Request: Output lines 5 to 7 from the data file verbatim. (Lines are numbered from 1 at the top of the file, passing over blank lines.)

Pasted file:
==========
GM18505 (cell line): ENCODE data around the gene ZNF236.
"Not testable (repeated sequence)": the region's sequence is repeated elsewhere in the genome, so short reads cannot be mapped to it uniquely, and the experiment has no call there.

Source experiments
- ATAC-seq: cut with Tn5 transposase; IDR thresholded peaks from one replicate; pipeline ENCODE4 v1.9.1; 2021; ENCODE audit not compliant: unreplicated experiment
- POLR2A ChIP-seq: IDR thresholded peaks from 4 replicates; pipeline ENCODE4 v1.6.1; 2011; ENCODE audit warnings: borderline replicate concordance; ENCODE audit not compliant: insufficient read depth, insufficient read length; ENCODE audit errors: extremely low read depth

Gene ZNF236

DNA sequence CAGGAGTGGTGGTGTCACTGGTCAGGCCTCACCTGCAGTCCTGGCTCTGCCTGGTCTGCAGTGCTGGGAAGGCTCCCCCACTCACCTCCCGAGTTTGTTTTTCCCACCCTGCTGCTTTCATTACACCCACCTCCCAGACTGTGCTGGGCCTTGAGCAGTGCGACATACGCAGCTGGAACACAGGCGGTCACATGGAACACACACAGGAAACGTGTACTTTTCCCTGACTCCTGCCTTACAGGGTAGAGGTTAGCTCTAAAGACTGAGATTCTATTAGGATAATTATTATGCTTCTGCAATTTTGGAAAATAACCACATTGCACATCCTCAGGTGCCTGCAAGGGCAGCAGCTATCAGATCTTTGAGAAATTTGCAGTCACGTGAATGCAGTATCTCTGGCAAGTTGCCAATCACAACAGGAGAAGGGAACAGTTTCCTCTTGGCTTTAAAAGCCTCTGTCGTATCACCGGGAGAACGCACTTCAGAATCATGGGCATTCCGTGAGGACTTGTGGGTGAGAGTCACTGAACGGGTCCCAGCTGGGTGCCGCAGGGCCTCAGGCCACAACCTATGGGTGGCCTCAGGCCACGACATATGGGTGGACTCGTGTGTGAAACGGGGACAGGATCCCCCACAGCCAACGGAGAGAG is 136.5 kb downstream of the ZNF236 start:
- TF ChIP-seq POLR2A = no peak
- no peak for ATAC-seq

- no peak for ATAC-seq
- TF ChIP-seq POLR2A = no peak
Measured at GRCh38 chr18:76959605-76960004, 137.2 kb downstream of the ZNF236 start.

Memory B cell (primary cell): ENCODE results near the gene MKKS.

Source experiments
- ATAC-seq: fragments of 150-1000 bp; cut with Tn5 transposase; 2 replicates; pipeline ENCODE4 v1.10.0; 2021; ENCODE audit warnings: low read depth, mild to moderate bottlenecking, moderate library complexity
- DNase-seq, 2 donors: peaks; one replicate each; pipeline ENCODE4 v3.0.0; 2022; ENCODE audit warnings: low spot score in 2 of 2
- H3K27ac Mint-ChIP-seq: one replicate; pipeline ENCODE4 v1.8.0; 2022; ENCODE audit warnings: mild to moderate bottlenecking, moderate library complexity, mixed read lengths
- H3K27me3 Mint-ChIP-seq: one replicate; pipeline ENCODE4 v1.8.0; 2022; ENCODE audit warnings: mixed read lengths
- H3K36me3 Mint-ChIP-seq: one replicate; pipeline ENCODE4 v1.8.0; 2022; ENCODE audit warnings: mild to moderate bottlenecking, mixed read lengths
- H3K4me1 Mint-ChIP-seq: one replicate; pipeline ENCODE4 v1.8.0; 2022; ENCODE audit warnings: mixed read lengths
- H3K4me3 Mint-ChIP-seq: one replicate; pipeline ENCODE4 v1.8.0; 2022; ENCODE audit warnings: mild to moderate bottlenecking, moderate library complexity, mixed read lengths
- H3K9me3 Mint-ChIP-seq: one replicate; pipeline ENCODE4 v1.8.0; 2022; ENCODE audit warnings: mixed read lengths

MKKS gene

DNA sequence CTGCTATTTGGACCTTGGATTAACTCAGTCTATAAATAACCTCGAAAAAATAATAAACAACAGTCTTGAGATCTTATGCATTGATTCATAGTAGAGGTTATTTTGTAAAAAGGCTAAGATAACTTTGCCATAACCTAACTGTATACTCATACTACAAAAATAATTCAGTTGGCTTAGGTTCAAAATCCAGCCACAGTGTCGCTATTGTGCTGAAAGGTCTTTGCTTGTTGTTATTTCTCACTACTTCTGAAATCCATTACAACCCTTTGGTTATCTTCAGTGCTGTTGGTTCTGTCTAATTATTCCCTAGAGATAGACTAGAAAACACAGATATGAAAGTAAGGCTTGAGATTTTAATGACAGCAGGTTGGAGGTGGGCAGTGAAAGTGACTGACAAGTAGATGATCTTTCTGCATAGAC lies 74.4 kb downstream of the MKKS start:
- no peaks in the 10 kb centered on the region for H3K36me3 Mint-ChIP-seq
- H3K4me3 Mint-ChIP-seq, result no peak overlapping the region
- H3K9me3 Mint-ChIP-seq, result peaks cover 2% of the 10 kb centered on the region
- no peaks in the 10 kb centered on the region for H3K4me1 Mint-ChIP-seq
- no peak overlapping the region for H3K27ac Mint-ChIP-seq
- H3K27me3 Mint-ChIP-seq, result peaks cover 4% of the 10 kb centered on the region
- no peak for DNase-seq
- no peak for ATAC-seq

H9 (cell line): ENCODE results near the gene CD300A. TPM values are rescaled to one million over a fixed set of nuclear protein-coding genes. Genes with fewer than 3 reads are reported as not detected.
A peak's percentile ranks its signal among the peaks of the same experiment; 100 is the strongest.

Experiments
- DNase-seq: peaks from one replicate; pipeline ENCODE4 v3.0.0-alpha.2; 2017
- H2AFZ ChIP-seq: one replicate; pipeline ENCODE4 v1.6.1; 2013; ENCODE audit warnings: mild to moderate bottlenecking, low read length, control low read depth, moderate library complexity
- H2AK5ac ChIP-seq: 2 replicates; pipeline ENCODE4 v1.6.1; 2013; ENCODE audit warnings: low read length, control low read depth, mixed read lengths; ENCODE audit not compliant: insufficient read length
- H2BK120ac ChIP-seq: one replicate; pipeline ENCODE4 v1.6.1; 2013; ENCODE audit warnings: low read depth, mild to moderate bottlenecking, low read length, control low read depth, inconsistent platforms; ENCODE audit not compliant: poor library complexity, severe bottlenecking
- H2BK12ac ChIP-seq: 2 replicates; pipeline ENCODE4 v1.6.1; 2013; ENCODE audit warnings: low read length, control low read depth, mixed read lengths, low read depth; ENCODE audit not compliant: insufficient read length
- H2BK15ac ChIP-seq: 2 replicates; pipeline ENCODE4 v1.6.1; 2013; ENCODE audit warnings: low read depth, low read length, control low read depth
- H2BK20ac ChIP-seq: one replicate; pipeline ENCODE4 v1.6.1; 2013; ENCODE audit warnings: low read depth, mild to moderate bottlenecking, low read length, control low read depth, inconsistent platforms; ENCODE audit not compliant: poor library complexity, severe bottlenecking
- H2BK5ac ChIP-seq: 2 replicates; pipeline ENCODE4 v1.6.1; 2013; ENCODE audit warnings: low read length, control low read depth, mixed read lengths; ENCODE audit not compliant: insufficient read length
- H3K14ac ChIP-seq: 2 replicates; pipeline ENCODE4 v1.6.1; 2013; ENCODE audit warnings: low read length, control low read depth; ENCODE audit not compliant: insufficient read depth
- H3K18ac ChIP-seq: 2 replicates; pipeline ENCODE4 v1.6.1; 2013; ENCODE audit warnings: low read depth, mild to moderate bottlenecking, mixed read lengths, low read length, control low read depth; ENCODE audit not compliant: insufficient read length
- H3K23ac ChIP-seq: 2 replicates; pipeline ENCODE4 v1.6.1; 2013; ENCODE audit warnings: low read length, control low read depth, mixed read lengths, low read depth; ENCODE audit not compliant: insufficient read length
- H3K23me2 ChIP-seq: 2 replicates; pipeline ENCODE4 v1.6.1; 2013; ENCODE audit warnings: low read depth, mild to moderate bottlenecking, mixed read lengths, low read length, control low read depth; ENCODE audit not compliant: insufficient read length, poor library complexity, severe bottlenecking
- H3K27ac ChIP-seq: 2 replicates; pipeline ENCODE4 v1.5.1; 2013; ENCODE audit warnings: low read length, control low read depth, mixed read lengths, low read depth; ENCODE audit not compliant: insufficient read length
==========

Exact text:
- POLR2A ChIP-seq: IDR thresholded peaks from 4 replicates; pipeline ENCODE4 v1.6.1; 2011; ENCODE audit warnings: borderline replicate concordance; ENCODE audit not compliant: insufficient read depth, insufficient read length; ENCODE audit errors: extremely low read depth

Gene ZNF236

DNA sequence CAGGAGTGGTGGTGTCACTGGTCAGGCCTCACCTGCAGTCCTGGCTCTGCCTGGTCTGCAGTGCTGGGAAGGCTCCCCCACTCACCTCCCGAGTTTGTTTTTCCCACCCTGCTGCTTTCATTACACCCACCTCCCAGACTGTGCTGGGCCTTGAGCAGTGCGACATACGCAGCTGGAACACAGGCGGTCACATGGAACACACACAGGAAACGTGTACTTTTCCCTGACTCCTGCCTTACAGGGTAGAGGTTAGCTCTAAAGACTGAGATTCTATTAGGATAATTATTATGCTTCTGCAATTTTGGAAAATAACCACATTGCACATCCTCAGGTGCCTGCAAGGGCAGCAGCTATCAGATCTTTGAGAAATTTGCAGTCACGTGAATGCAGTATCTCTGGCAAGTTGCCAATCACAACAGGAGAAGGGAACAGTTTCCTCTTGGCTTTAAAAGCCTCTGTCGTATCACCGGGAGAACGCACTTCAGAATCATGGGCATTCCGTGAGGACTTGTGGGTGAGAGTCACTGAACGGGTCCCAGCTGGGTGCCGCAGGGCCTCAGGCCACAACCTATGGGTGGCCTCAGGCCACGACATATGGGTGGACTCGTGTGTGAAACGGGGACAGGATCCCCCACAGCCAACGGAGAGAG is 136.5 kb downstream of the ZNF236 start: